Proposed Federal Rule Threatens to Shut Down Four of Florida Seaports - Florida Ports Council

New Federal Rule Threatens To Shut Down Four Florida Seaports

NOAA Wants to Hang 'Closed for Business' Signs at Ports Responsible for Over 40% of Florida's Fuel

Newly proposed rules by the National Oceanic Atmospheric Association (NOAA) pose a clear and present danger to Florida’s economy, its public safety and the security of our nation. These federal rules would impose the most restrictive regulations on navigable waters from Pensacola to Tampa Bay, resulting in a near shut down of essential food, fuel, medical supplies and cargo imports and exports at four of Florida’s most active Gulf of Mexico seaports.

NOAAs proposal calls for eliminating all nighttime vessel traffic, and significantly reducing daytime vessel speeds, impacting Port Tampa Bay, SeaPort Manatee, Port Panama City and Port of Pensacola. The rule, NOAA says, is designed to protect a newly discovered whale, with a population size of between 50-100 whales, that is known to traverse the entire Gulf of Mexico region, and is not just limited to Florida waters.

Implicit in the federal government’s call for eliminating nighttime vessel traffic and reducing daytime vessel speeds only in Florida between Pensacola and Tampa Bay, is an uninformed assertion that Florida’s seaports have limited operations and shutting them down would not harm the supply chain in Florida or the broader United States.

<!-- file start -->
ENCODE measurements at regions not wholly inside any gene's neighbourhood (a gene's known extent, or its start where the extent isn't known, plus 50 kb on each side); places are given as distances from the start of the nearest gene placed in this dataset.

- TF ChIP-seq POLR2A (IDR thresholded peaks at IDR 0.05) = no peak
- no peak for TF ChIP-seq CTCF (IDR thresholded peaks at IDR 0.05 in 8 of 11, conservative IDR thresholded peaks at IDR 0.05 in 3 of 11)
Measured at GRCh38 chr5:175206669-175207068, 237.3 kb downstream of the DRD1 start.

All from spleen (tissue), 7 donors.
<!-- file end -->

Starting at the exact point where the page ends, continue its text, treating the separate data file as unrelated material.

“Americans have not forgotten how the West Coast supply chain debacle of 2021 left shelves empty, medical supplies limited, and even threatened to cancel Christmas. Florida played an outsized role in resolving that crisis by encouraging ships to change lanes and sail to Florida seaports,” said Mike Rubin, president and CEO, Florida Ports Council. “Florida’s reliable and resilient seaports proved to the world that the Sunshine State was ready, and as a result, those shipping lines have made strategic decisions to make Florida a more permanent first port of call.”

Economic, Public Safety & National Security Impacts of the Proposed Rule

• Florida Seaports Saw Record-High Cargo in 2022

• 112.5 Million Tons of Cargo Moved

• 4,310,054 TEUs (Twenty-foot Equivalent Units) Moved

• Accounted for 13.3 percent of Florida’s GDP

• Supported 900,000 Jobs

• Contributed $117.6 Billion to Florida’s Economy

• Florida is not an oil refining state; therefore fuel/petrol is imported from two neighboring Gulf of Mexico port states – Louisiana and Texas.

• Of particular impact to the public safety of all Floridians, two of Florida’s four petrol seaports that import fuel – Port Tampa Bay and SeaPort Manatee – are located within NOAA’s proposed rule restriction zone.

• All four of Florida’s fuel ports play vital roles in keeping everything from airplanes to cars and commercial trucks used for delivering goods and supplies to grocery stores across Florida fueled.

• More importantly, in times of natural disaster, a nighttime ban on vessel traffic, combined with daytime vessel speed limitations will exacerbate Florida’s ability to recover from storms.

• All branches of our nation’s military use the Eastern Gulf Test and Training Range (GTTR) for national security training.

• The GTTR is a multi-service training area that supports simultaneous maritime, air and land training exercises. It is an integral part of the Department of Defense’s Training Resource Strategy.

• However, NOAAs proposed Vessel Slowdown Zone will restrict live fire munitions to a certain zone.

• The Defense Support Initiatives Committee has submitted comment to NOAA stating that, “…it is essential that no restriction be placed on Department of Defense or Homeland Security activities.”